Both the Commission's report and a survey by CONCAWE, the industry's European environmental organisation,2 show that the long-term improving trend in refinery discharges was sustained at the end of the 1980s.
CONCAWE's report shows that oil discharges from western European refineries were cut by more than two-thirds between 1981-90 (see table ). The 95 plants which responded to its 1990 survey represent 80% of the region's refining capacity.
The discharge reductions achieved in the early 1980s were mostly attributable to the closure of ageing refineries in the wake of the oil price shocks of the 1970s. But, as the table shows, much of the subsequent improvement was the result of investments in higher standards of effluent treatment.
The Paris Commission's report tells a similar tale, but in considerably more detail. The Commission's figures are based on official returns from countries bordering the North Sea and north-east Atlantic, and cover 63 refineries.
According to the report, total oil discharges from these plants decreased from 9,049 tonnes in 1981 to 3,174 tonnes in 1990, while the amount of oil discharged per million tonnes of oil processed declined from 31 to 9.1 tonnes.
The UK's 13 refineries perform badly on several indicators:
UK refiners have always maintained that their discharges are higher than those elsewhere in Europe because its plants are located on estuaries which can assimilate larger pollution loads than the waters into which its competitors discharge.
However, data given in the Paris Commission's report for the first time tend not to support this contention. The 11 UK refineries discharging directly to estuaries discharged an average of 153 tonnes of oil in 1990. But the nine continental refineries located on estuaries discharged less than 10 tonnes of oil on average - while another 13 coastal refineries had an average oil discharge of 24 tonnes.
Until now, the Government has supported UK oil companies by refusing to accept a Recommendation on refineries adopted by all other Paris Commission states in 1989. The Recommendation's key requirements are that, from 1 January 1994, refinery effluents are subject to biological or equally effective treatment, the annual average oil content of effluent should not exceed 5mg/l, and no more than three grams of oil should be discharged per tonne of feedstock.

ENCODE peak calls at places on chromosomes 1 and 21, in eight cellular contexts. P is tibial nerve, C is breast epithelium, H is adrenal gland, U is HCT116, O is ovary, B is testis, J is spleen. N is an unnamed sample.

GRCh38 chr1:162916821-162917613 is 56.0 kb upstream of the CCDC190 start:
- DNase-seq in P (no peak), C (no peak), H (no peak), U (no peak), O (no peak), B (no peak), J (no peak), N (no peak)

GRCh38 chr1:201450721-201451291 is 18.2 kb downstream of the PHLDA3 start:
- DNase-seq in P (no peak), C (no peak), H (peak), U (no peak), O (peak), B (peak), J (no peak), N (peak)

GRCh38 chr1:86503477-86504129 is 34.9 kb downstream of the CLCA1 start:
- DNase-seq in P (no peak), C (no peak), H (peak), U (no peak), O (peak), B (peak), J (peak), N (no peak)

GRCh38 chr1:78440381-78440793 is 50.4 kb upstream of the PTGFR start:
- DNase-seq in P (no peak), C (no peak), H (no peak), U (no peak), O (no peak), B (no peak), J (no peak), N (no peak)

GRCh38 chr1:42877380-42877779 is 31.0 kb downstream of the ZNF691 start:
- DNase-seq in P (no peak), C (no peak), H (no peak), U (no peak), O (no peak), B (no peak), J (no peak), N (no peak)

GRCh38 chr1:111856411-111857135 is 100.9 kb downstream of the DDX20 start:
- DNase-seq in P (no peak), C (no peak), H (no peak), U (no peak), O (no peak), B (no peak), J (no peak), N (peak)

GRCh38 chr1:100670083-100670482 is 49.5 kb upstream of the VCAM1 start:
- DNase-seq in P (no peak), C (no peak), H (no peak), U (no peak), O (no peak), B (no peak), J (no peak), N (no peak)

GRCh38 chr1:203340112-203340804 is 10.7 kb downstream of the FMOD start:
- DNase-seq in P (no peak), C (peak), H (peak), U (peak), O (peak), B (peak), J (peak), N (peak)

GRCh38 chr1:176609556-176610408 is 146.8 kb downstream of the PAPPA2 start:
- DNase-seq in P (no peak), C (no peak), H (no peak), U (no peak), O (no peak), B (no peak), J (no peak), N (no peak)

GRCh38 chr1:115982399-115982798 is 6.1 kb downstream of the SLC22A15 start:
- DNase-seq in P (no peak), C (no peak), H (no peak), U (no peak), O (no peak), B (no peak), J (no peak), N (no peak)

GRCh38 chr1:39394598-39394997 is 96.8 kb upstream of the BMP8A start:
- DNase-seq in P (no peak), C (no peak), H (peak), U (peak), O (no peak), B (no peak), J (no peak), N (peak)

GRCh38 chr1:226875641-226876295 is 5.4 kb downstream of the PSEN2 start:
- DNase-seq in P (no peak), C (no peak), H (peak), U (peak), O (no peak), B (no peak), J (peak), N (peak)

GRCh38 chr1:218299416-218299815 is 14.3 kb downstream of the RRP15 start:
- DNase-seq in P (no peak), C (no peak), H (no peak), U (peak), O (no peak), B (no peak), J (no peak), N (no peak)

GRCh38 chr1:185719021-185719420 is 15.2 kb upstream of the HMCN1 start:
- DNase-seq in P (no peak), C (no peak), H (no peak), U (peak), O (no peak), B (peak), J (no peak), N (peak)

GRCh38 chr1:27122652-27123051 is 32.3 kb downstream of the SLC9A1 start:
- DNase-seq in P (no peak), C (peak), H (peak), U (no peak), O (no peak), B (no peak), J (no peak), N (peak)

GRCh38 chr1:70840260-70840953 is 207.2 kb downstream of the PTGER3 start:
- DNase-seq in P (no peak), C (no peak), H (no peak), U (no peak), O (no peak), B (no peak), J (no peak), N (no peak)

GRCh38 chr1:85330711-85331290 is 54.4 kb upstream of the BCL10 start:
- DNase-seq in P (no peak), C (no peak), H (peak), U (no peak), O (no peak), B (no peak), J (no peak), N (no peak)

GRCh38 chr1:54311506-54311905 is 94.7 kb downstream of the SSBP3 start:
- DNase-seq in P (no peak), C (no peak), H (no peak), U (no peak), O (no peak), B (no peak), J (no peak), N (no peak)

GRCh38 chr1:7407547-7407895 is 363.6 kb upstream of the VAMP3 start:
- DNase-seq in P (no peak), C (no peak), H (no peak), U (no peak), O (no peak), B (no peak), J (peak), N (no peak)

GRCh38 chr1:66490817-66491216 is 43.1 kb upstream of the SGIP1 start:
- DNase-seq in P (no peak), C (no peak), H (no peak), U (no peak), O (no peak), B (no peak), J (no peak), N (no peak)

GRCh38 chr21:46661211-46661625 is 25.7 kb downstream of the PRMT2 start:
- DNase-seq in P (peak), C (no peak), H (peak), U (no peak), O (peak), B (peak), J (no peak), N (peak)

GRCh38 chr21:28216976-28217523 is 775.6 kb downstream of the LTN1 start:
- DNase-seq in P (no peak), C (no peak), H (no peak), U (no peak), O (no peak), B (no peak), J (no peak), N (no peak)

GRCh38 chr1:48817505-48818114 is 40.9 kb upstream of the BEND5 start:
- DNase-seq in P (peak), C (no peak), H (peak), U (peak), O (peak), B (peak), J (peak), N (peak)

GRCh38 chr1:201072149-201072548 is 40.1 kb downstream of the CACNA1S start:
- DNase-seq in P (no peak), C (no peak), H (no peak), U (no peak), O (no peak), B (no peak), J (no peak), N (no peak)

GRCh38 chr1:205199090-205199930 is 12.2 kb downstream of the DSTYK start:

Most UK refineries would not comply with these requirements, the report shows. In 1990, only five had biological treatment systems; eight had an annual average oil discharge of more than 5mg/l; and 11 discharged more than three grams of oil per tonne of feedstock.
It remains to be seen whether the Government will change its position in the light of the recent report on water pollution by the Royal Commission on Environmental Pollution. This urged it to end its reliance on the capacity of the environment to assimilate wastes, and move towards controls based on the capabilities of pollution abatement technology (ENDS Report 209, pp 18-20 ).
Meanwhile, the Paris Commission's report shows that the
UK is also the dominant source of oil discharges from offshore oil and gas operations - a position which is not entirely due to its lead as an oil producer. The report shows that:
The UK's dominance reflects the continuing large-scale use of oil-based muds in North Sea drilling operations. While only 56 of the 169 wells drilled in 1990 by operators from other countries involved the use of oil-based muds, these were used in 260 of the 314 wells drilled in the UK sector.
Discharges from this source will be reduced following the adoption of a new Paris Commission Decision in September which discourges more strongly the use of oil-based muds, and reduces the existing target standard for the maximum oil content of cuttings discharged to sea from 100 to 10 grams per kilo of dry cuttings with effect from the end of 1993 for exploration and appraisal wells.